Date: 
Dec 28, 2015

In New Hampshire, individuals with mental illness who “present a serious likelihood of danger to himself or to others” may be committed to the secure psychiatric unit in the state prison.   

Date: 
Jan 08, 2016

Several bills related to solitary confinement are being considered this month by the House Criminal Justice and Public Safety Committee.

Date: 
Apr 02, 2016

Next Wednesday, April 6 the New Hampshire House of Representatives will vote on a bill to require DNA samples from some civilly committed individuals with mental illness.

The Senate already passed the bill, SB 339.

Date: 
Jun 16, 2016

On Wednesday, June 15 Gov. Maggie Hassan signed a bill that includes $1.1 million for state prisons and $740,000 for county jails to purchase body scanners.

All inmates, employees, and visitors entering a correctional facility will have to pass through the scanners, which can be used to detect smuggled drugs and other contraband.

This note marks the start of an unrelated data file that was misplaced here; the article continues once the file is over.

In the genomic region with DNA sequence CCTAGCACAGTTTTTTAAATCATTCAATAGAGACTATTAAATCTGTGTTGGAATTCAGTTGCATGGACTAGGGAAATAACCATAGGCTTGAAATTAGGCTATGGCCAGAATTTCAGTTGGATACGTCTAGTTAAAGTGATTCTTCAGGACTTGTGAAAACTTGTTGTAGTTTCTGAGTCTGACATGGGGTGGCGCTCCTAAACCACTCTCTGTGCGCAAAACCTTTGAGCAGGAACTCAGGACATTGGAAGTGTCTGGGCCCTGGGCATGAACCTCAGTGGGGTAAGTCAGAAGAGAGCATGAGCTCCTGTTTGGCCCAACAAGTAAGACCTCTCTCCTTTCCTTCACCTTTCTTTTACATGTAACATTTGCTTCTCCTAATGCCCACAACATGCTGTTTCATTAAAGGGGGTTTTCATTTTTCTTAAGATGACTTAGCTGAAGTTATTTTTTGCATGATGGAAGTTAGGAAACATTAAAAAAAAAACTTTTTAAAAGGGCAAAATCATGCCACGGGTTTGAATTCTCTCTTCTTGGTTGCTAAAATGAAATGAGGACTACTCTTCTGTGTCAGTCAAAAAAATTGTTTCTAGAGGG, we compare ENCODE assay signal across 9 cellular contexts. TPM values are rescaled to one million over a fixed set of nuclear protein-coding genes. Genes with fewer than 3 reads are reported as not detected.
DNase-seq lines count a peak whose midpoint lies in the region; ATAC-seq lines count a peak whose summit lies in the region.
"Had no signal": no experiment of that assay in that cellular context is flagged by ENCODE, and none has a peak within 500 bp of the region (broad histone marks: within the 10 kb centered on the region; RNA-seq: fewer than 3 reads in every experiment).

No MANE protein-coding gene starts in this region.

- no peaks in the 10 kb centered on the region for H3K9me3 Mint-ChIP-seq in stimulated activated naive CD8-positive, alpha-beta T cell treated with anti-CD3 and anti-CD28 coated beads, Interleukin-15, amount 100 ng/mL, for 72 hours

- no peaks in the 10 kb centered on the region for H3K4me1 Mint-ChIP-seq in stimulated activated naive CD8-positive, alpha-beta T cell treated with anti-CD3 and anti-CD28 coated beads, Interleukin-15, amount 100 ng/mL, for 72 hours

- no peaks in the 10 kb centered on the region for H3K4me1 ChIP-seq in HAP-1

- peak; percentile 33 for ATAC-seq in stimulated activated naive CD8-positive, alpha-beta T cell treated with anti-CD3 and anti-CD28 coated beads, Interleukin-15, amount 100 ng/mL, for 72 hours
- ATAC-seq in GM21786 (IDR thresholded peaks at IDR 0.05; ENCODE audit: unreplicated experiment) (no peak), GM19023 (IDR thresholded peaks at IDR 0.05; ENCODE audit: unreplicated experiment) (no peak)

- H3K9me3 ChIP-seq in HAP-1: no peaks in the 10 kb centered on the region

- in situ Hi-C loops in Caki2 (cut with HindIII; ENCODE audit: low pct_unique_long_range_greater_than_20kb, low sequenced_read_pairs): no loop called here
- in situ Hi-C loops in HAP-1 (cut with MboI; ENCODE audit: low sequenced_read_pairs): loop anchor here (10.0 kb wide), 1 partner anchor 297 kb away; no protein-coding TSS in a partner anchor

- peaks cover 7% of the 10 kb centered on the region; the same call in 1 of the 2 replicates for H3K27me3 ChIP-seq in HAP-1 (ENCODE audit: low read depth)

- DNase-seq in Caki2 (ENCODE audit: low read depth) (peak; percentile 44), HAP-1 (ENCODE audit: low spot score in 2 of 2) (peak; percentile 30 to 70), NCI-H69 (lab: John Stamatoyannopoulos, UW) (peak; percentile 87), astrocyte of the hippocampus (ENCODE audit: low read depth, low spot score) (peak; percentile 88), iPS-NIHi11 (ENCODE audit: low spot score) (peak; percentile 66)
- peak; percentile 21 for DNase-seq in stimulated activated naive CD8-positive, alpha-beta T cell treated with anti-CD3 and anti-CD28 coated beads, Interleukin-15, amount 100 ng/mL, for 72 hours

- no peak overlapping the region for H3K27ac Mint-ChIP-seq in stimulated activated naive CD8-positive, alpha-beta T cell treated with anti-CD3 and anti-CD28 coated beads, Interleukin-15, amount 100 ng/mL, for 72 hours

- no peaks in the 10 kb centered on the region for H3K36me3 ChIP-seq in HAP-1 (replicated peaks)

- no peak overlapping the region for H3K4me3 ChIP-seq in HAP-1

Date: 
Jul 22, 2016

In 2010, 30 solitary confinement inmates of NH state prison went on hunger strike to protest extreme heat. The inmates were kept in cells with windows that could not open, without air conditioning, and were not permitted to go outside even on very hot summer days.

More recently, in Texas, the state corrections system has faced lawsuits related to the temperatures inside state jails.

Date: 
Aug 12, 2016

Rep. Renny Cushing and three other patient advocates have filed a complaint with the U.S. Department of Justice over the practice of housing some mental health patients in the Secure Psychiatric Unit (SPU) of the state prison.

Date: 
Aug 19, 2016

In New Hampshire, individuals with a violent mental illness are transferred to the Department of Corrections and treated at the Secure Psychiatric Unit (SPU) at the prison in Concord.

New Hampshire is one of only several states with this policy, which has been in practice for more than 30 years.

women's prison
Date: 
Jul 25, 2017

In response to a lawsuit in 2012, the New Hampshire Legislature approved a new women’s prison in Concord.  That prison will be completed this fall, but the Department of Corrections expects it will be a challenge to fully staff the prison.

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